How Wide Is Your Audience?

handwriting075Have you ever noticed how people don’t write letters anymore? I remember having to write thank you notes after everybirthday and Christmas. And what made that so distasteful was that I have horrible handwriting and have difficulty spelling words correctly. Before the invent of the personal computer, people had to write everything either on a typewriter (Do you remember what that is? A large 25 lb. piece of machinery that worked pretty well until you had to correct a mistake.) or by hand.

And my handwriting sucks. With the invent of the personal computer, and the internet, people moved away from writing anything by hand. I know when I need to leave my wife a note, I usually type something on Word or even TextEditor (I’m a Mac) and print it out. But most of the time, now that I think of it, I’ll send her an email.

With internet and all the social networking websites — which go on ad nauseam — there is a plethora of ways to communicate with others.

Social networking strategist Jay Deragon said in his blog that email is really an ineffective way to communicate with a large audience. Though it’s faster than say snail-mail, more memorable (with repetition) than a simple phone call, and much less costly than advertising on traditional media (think over-the-air radio and television), email is inefficient when conversing with dozens or hundreds, nay millions of people.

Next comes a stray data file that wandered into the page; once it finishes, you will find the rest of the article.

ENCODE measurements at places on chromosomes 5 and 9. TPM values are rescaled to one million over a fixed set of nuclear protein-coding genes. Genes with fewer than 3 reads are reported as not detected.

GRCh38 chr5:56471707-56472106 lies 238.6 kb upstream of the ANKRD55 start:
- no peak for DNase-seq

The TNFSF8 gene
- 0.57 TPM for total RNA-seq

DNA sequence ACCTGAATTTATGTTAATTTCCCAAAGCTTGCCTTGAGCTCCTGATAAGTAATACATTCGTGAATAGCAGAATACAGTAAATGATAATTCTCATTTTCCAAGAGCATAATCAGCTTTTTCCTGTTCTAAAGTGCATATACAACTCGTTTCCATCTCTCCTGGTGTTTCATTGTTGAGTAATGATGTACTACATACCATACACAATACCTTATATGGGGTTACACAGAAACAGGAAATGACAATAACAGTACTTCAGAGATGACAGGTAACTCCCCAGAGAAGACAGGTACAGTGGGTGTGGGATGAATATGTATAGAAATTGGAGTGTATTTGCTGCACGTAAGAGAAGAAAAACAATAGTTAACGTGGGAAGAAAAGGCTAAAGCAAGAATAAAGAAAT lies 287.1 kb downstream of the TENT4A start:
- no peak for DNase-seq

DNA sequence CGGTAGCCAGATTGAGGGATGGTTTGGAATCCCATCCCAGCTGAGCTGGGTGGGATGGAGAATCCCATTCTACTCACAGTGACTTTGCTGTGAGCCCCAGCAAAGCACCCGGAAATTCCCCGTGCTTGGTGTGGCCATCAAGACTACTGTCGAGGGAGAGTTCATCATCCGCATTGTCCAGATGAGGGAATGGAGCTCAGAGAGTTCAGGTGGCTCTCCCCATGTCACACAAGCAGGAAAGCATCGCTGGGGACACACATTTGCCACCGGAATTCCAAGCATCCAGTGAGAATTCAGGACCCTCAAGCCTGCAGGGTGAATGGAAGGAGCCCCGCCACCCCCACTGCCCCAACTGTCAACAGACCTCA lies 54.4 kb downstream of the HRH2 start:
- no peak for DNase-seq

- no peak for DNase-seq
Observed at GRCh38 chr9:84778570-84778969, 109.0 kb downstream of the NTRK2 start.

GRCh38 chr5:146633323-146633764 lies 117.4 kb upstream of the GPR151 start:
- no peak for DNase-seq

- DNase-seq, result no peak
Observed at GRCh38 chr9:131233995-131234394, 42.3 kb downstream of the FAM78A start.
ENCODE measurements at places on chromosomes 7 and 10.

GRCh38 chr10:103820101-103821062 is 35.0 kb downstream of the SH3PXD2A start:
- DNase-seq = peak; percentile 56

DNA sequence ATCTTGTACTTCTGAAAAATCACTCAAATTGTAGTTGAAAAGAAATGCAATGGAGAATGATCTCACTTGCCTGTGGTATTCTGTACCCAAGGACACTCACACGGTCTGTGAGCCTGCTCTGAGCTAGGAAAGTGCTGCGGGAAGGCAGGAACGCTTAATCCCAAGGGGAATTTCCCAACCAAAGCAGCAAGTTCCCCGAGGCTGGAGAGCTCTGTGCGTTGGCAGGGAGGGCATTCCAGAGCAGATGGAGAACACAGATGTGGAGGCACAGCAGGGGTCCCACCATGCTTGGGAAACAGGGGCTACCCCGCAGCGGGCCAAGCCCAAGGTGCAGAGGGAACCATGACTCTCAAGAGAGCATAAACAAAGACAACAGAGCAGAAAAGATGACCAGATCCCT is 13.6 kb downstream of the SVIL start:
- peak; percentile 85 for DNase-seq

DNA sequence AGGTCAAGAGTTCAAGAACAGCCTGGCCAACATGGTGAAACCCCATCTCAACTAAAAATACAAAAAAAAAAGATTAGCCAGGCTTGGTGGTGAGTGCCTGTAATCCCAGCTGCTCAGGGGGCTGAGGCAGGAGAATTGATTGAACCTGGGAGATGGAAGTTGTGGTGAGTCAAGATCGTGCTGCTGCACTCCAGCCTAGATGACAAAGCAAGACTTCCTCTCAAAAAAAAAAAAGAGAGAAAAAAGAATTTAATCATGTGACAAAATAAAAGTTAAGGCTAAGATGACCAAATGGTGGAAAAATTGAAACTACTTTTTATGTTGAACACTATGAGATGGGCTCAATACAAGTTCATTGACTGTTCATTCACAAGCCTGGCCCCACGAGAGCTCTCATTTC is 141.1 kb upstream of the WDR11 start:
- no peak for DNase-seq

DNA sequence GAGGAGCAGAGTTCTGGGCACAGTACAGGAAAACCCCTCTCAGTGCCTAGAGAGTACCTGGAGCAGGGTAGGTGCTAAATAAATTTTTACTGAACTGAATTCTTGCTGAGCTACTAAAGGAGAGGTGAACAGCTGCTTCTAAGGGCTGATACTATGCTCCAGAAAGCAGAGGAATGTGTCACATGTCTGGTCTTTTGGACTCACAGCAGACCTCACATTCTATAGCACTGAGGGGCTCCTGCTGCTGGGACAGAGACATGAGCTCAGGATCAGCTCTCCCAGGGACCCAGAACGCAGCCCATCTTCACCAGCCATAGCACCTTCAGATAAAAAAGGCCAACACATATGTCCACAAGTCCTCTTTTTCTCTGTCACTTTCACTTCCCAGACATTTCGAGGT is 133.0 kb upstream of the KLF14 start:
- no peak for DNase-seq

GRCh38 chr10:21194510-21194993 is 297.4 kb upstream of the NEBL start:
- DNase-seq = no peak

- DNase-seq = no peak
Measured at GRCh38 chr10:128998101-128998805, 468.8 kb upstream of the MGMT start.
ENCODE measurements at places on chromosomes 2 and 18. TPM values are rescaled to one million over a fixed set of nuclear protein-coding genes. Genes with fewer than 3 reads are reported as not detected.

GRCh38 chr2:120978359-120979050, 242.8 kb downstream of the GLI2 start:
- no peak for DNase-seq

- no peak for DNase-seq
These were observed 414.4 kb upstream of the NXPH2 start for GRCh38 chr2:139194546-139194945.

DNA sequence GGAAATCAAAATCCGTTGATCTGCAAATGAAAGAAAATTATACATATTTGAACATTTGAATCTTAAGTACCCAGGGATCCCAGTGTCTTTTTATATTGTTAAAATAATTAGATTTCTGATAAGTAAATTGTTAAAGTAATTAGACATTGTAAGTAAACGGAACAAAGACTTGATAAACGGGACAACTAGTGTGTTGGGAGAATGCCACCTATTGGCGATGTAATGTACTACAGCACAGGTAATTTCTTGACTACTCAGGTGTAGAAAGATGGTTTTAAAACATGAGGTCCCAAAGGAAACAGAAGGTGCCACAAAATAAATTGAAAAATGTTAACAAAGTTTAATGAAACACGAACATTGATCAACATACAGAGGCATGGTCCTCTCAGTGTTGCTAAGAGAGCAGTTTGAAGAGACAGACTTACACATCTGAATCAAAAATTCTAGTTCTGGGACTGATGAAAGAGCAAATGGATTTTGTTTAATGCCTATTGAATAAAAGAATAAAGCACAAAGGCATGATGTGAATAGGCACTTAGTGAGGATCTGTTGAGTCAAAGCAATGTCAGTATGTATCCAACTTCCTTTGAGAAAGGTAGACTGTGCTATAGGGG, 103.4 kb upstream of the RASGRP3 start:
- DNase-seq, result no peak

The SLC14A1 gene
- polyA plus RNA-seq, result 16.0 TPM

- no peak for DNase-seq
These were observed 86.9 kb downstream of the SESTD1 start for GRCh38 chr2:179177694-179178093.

But there are ways that we can increase the size of our audience — without even creating a Twitter account. With Blog Talk Radio, you are able to speak to more people than you care to count. And you can do so without having to invest millions in building/maintaining a radio tower or a station.

BTR has over 33 Million listeners, and with Find Your Traffic, the PR firm with which I work, you can have access to them all!  A 30-minute BTR interview starts at $150, so if your business is online and needs a more customers or clients, please contact us and let us know what we can do for you.

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Explore posts in the same categories: grammar, networking, personal branding, relationship economy, social networking, social web, The Communications Factors, twitter, Web2.0

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